Defendant was charged in an accusation with driving under the influence of alcohol. He was also given citations for failure to maintain lane and for having an open container of alcohol in his car. The evidence adduced at his jury trial showed that Officer Ed Smith of the Clayton County Police Department noticed defendant's vehicle "straddling the roadway markings or the solid white line to the left," delineating the lefthand emergency lane. Officer Smith followed the car and observed as "the car then swerved across the lane to the right and straddled the roadway marking to the right." The vehicle "continued swerving across the lane, straddling the roadway markings to the left and to the right." Officer Smith stopped the vehicle and obtained defendant's driver's license and proof of insurance. As Officer Smith spoke with defendant, he "detected a strong odor of alcoholic beverage on his breath and person." Defendant's "eyes were very glassy and bloodshot." There was a half-filled can of beer "sitting on the console next to the gear shift." When Officer Smith poured its contents out, the can was sweaty with condensation and cold to the touch. Defendant's attitude was "combative and insulting." Defendant was unable to walk a straight line, heel to toe, and also unable to stand on one leg for more than ten seconds. He declined to submit to a State-administered breath analysis.
The jury found him guilty on all three charges. For driving under the influence of alcohol, defendant was sentenced to serve 12 months in the county jail and pay a fine of $1,000. For failure to maintain lane, defendant was sentenced to an additional and consecutive 12 months. A $200 fine for having an open container was suspended. Defendant's motion for new trial was denied, and this appeal followed. Held:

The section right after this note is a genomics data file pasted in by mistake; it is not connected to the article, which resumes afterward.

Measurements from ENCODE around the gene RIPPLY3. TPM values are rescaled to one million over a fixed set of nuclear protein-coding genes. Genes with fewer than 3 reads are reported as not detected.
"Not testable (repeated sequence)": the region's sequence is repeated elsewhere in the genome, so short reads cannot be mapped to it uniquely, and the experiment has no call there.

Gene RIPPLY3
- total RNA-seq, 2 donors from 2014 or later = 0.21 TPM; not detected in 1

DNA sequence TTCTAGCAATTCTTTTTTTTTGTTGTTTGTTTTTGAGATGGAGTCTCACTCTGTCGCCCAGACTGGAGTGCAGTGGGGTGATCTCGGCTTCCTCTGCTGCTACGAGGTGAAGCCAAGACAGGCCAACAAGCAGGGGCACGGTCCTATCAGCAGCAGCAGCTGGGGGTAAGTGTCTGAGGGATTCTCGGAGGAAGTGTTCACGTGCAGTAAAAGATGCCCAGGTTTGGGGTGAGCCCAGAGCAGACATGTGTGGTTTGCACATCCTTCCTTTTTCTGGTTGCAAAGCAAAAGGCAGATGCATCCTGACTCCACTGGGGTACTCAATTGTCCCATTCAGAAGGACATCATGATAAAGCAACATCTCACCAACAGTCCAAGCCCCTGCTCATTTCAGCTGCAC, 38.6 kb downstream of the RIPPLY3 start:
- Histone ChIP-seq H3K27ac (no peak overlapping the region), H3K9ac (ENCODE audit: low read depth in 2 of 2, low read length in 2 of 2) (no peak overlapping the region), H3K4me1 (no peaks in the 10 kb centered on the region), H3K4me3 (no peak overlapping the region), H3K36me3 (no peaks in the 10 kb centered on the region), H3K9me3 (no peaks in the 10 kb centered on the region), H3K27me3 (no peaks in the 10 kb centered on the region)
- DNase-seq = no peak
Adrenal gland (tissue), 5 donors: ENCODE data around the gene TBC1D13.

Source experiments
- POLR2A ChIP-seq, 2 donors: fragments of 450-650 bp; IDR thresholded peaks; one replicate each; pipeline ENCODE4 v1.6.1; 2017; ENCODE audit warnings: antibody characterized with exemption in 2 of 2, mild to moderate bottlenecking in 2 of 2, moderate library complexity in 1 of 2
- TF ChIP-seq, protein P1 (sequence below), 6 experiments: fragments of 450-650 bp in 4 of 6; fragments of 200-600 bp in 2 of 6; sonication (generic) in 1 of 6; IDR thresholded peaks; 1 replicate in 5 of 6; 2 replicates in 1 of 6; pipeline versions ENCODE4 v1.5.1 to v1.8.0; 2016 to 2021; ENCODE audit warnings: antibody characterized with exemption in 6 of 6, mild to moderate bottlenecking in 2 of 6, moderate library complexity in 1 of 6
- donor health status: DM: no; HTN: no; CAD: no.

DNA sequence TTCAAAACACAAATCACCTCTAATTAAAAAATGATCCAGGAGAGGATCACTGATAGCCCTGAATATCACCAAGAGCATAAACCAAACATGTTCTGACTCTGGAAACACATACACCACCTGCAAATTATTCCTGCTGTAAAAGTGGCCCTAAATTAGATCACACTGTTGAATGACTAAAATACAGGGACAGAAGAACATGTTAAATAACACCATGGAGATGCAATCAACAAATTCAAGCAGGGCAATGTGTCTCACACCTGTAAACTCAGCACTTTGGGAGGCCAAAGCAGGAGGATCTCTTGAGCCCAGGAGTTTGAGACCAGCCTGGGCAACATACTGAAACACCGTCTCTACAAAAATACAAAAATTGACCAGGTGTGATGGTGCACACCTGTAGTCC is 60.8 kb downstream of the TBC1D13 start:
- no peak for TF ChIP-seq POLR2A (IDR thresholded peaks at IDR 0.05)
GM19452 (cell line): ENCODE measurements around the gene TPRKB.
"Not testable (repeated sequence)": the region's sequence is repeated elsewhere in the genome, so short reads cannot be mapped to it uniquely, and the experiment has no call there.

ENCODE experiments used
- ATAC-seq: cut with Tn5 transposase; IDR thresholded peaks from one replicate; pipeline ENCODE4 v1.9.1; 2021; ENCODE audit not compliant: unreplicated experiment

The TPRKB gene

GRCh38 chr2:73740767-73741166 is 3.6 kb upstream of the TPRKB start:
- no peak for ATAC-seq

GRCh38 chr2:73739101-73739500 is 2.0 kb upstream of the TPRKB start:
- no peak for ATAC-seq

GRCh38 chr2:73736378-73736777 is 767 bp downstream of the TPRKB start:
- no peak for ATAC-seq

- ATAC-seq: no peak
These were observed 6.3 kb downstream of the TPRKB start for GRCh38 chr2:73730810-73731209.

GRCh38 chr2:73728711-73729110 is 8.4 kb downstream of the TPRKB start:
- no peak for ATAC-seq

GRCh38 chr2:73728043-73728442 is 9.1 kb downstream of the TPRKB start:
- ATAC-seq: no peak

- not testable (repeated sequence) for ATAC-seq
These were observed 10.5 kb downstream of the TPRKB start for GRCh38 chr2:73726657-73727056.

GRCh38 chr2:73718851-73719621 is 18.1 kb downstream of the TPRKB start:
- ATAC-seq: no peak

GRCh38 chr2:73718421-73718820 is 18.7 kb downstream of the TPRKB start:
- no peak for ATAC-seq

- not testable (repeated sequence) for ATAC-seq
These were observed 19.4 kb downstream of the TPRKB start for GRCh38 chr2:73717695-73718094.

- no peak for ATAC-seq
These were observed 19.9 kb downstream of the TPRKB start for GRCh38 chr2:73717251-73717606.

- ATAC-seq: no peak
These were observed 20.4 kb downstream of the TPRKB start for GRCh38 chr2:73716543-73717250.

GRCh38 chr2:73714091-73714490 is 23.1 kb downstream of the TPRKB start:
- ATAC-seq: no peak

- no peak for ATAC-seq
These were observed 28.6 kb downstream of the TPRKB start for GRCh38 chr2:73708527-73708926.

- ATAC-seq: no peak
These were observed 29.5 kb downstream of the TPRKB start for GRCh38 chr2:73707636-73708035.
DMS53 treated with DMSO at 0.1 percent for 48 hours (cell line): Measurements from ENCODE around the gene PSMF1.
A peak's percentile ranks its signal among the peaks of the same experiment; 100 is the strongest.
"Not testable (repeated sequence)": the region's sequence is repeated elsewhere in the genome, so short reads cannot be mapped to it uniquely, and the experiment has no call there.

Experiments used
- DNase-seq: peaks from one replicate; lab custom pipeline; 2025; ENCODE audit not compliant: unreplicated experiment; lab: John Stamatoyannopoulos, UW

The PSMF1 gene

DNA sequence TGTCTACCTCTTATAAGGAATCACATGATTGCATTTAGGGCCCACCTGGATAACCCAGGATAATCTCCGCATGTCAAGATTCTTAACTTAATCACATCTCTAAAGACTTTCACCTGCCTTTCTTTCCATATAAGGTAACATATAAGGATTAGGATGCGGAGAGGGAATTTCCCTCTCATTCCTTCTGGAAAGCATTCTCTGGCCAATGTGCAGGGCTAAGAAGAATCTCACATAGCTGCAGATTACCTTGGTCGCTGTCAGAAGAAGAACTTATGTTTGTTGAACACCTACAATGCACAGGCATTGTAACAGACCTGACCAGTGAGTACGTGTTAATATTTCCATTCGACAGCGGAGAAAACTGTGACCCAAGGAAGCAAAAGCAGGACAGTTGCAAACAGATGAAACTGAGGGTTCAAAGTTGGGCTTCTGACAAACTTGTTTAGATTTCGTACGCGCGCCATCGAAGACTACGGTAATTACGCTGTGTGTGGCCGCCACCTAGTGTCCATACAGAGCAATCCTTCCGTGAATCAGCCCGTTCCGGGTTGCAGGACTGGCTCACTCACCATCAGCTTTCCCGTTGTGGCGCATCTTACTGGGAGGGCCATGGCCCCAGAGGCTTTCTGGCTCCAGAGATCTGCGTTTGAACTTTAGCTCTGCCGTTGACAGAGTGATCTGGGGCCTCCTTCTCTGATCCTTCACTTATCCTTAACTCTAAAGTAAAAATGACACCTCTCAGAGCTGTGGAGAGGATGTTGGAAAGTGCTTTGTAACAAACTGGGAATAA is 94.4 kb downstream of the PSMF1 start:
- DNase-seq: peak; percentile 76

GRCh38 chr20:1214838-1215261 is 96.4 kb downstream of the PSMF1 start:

1. Defendant first argues that he was improperly denied an evidentiary hearing on the claim of ineffective assistance of trial counsel, as urged in his motion for new trial. However, the record demonstrates that appellate counsel, who filed defendant's July 10, 1994, motion for new trial, is not the same attorney who represented defendant at trial. The motion urges ineffective assistance but contains no factual allegations nor any demand for an evidentiary hearing. A rule nisi schedules some type of hearing on defendant's motion for new trial. However, there is no transcript of that hearing, and defendant does not show what evidence he proffered there only to have it excluded by the trial court.
"It is a requisite of a sound system of criminal justice, serving alike the proper ends of defendants and of the public, that any contention concerning the violation of the constitutional right to counsel should be made at the earliest practicable moment." Smith v. State, 255 Ga. 654
, 655 (3), 656 (341 SE2d 5
). In the case sub judice, defendant through his new counsel had the opportunity to conduct an evidentiary hearing on his claim of ineffective assistance of trial counsel prior to this appeal but failed to take advantage of that opportunity, for aught that appears of record. Consequently, this challenge to his convictions on the ground that no evidentiary hearing was held on his claim of ineffective assistance of trial counsel "is procedurally barred, and no remand is required. Owens v. State, 263 Ga. 99 (3) (428 SE2d 793) (1993)
." Bailey v. State, 264 Ga. 300 (443 SE2d 836)
. Compare Richardson v. State, 256 Ga. 746
, 748 (8) (353 SE2d 342
2. Next, defendant contends the trial court "improperly participated in plea bargaining when he indicated at the pre-trial conference, and in his pre-trial order, that he would accept the state's sentence recommendation if [defendant] entered pleas of guilty to the charges of [driving under the influence of alcohol] and improper lane change prior to trial."